3.3. Multiferroic Properties in LiNbO3 and La0.05Li0.85NbO3 Nanocrystals: Ferroelectric, Ferromagnetic, Magnetocapacitance, and Relaxor Ferroelectricity Measurements

LiNbO3 and La0.05Li0.85NbO3 nanocrystals single phase can be endowed with multiferroic properties (such as ferroelectric, ferromagnetic, magnetocapacitance, and relaxor ferroelectricity) by the creation of oxygen vacancies at the surface of nanocrystals.

3.3.1. Ferroelectric

The ferroelectric property of LiNbO3 and La0.05Li0.85NbO3 was characterized through polarization-electric field hysteresis loop. Figures 5(a) and 5(b) show the polarization-electric field (P-E) loop of LiNbO3 and La0.05Li0.85NbO3 at room temperature, respectively. The ferroelectric properties of LiNbO3 values found at saturation polarization, remnant polarization, and coercive field are (Ps = 0.0701 μC/cm2), (Pr = 0.0382 μC/cm2), and (Ec = 3.8 kV/cm), respectively. The ferroelectric properties of La0.05Li0.85NbO3 were found at (Ps = 0.235 μC/cm2), (Pr = 0.141 μC/cm2), and (Ec = 1.35 kV/cm), respectively [31, 32]. This P-E is “nonideal” due to the relatively high leakage caused by the existence of oxygen vacancies at the surface. In addition, the presence of lanthanum in La0.05Li0.85NbO3 increases the ferroelectric signals when it is compared to pure lithium niobate (LiNbO3).

3.3.2. Ferromagnetic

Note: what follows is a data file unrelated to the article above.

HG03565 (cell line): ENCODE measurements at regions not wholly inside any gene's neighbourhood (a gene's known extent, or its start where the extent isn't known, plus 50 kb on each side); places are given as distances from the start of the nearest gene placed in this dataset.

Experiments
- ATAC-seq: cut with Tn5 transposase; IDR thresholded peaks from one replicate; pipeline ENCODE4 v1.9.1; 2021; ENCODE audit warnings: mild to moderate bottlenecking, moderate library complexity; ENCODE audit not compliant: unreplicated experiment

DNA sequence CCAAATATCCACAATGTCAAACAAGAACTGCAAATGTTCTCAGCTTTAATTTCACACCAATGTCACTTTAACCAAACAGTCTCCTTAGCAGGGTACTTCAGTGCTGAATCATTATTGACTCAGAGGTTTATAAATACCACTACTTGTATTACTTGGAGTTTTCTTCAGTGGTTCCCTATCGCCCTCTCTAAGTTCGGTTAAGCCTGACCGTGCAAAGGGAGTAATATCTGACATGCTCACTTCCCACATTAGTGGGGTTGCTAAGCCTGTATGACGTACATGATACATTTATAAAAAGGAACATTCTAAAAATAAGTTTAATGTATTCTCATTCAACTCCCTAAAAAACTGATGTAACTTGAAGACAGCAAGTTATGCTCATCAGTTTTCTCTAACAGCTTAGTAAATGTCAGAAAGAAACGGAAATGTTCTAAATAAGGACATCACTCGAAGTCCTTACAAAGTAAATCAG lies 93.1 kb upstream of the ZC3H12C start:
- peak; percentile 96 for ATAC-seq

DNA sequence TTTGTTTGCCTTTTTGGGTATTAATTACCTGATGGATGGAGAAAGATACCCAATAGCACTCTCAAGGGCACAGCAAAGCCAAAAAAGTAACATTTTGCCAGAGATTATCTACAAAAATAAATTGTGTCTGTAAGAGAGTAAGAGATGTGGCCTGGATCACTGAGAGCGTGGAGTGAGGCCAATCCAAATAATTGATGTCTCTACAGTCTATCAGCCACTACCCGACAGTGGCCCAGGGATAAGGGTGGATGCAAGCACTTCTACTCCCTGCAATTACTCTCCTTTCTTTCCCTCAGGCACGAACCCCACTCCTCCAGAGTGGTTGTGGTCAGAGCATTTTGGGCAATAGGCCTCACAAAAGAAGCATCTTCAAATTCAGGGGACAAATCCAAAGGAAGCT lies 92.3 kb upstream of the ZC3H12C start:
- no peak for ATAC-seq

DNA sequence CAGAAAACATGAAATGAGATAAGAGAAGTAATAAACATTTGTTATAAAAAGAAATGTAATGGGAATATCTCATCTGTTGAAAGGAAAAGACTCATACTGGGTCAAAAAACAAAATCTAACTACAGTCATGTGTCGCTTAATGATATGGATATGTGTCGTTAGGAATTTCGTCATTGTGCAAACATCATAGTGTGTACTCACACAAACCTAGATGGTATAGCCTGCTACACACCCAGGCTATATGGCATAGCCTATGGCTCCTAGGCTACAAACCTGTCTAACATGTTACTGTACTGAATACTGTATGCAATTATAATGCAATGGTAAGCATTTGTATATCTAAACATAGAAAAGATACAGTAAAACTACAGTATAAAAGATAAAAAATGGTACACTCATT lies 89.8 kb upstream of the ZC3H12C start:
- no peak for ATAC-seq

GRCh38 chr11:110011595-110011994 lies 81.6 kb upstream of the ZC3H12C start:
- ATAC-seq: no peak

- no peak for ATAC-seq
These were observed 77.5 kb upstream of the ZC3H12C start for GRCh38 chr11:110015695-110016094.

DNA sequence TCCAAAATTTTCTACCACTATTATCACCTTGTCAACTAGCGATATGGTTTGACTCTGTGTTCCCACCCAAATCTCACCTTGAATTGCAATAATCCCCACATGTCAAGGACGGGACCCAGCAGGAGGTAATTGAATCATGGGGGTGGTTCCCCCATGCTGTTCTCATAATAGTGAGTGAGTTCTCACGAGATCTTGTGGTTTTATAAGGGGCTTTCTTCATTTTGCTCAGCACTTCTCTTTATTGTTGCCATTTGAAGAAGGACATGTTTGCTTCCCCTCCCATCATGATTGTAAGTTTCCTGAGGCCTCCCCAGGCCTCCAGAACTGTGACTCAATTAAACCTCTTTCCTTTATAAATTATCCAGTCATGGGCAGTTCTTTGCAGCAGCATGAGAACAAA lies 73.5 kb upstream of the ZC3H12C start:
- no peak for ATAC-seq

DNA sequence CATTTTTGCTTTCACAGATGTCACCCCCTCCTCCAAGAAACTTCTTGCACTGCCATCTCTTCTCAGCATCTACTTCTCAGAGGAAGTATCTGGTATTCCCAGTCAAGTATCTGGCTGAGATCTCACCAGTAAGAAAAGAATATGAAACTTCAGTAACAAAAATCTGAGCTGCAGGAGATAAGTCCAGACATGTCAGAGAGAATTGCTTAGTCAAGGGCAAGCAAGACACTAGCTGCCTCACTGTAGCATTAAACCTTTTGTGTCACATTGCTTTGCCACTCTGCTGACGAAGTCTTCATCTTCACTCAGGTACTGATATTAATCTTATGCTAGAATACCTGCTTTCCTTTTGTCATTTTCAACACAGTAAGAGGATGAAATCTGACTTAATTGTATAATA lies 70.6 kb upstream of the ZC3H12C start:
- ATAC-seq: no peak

The ferromagnetic properties were also analyzed. Figures 6(a) and 6(b) show the ferromagnetic properties in LiNbO3 and La0.05Li0.85NbO3 nanocrystals; these clearly show an anhysteretic ferromagnetic curve at room temperature with a saturation magnetization of 7.53 × 10−4 emu/g and 2.5 × 10−3 emu/g, respectively. In addition, Figure 6(a) shows the lithium niobate magnetization curves at 300, 200, 150, 100, 50, and 4 K and shows the sample without RHT (not magnetic signal) with a magnetic behavior characteristic of dilute magnetic oxides and other undoped oxides, originating at the superficial region known as high-temperature ferromagnetic behavior. Anhysteretic magnetic curves show no temperature dependence in a wide range of temperature (4–300 K). Such behavior is different from superparamagnetism, where anhysteretic magnetization curves taken at different temperatures must superpose only when plotted as a function of H/T. These ferromagnetic results are related to multiferroic properties due to the oxygen vacancies at the surface in LiNbO3 and La0.05Li0.85NbO3 nanocrystals, and they can be explained by the d-orbital contribution according to the XPS results. The creation of oxygen vacancies at the surface of nanocrystals in LiNbO3 is strongly associated with the appearance of Nb+5, Nb+4, and Nb+3 valence states, and in La0.05Li0.85NbO3, it is by Nb 3d-orbital and La 4d-orbital mainly. Both mechanisms act as charge reservoirs. The electronic spins can transfer ferromagnetism into the surface of LiNbO3 and La0.05Li0.85NbO3 nanoparticles, which is in close agreement with the result of Coey et al. [13]. No secondary magnetic impurity phase was found as previously reported in [14, 31, 35]. In addition, the presence of lanthanum increases ferromagnetic signals when it is compared to pure lithium niobate (LiNbO3).